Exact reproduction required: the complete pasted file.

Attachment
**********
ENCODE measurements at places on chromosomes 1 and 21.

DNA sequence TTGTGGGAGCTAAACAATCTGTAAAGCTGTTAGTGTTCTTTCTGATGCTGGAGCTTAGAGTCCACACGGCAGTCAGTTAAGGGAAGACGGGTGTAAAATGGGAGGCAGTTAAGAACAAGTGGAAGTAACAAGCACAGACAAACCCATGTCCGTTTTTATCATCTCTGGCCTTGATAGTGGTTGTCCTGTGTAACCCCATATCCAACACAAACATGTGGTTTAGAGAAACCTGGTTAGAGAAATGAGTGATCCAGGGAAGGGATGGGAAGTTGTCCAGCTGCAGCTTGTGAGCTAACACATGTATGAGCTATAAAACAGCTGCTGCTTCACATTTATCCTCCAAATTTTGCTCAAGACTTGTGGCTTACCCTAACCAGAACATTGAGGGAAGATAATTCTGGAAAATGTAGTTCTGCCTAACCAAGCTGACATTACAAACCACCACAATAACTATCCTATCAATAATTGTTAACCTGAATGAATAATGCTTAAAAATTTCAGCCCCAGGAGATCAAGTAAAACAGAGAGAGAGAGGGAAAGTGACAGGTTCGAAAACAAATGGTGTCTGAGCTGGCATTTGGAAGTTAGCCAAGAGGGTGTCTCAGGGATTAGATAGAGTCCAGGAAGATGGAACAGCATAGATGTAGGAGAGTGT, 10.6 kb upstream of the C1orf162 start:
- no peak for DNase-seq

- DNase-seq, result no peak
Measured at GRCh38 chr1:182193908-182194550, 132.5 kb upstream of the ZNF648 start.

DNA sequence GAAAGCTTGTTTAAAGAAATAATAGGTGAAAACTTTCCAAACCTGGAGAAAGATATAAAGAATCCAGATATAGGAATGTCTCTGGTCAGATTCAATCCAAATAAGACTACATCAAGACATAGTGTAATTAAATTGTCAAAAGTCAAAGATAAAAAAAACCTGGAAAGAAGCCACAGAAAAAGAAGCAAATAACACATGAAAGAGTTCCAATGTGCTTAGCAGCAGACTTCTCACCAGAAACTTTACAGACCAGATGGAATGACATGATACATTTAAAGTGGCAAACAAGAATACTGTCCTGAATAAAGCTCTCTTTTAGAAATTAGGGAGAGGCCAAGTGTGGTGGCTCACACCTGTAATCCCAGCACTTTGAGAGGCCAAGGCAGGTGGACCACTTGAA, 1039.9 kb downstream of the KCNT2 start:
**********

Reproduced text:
ENCODE measurements at places on chromosomes 1 and 21.

DNA sequence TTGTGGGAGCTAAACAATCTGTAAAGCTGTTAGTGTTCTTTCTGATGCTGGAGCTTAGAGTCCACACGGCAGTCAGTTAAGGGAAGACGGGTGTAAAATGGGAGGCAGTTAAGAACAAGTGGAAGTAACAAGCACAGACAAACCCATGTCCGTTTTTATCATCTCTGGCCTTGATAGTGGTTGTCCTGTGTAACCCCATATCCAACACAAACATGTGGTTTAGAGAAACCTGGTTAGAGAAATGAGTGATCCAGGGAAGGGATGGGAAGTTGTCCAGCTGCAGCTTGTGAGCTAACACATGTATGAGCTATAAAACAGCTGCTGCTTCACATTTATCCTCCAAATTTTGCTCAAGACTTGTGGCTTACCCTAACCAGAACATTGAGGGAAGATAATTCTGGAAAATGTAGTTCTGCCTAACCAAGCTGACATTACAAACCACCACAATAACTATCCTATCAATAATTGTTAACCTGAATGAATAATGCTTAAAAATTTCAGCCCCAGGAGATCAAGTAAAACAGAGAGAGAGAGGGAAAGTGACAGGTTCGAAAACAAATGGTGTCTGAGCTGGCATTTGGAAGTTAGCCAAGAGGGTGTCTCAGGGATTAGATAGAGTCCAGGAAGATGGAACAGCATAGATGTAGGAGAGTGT, 10.6 kb upstream of the C1orf162 start:
- no peak for DNase-seq

- DNase-seq, result no peak
Measured at GRCh38 chr1:182193908-182194550, 132.5 kb upstream of the ZNF648 start.

DNA sequence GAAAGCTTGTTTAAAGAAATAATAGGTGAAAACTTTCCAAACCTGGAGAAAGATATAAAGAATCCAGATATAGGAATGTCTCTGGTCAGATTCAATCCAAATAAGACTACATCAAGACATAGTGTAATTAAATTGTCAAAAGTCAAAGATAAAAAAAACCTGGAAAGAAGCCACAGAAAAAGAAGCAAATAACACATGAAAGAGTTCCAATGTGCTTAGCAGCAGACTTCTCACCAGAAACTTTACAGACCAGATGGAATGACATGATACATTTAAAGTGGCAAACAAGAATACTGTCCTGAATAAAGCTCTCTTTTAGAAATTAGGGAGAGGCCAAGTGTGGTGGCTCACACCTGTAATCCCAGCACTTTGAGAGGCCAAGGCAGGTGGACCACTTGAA, 1039.9 kb downstream of the KCNT2 start: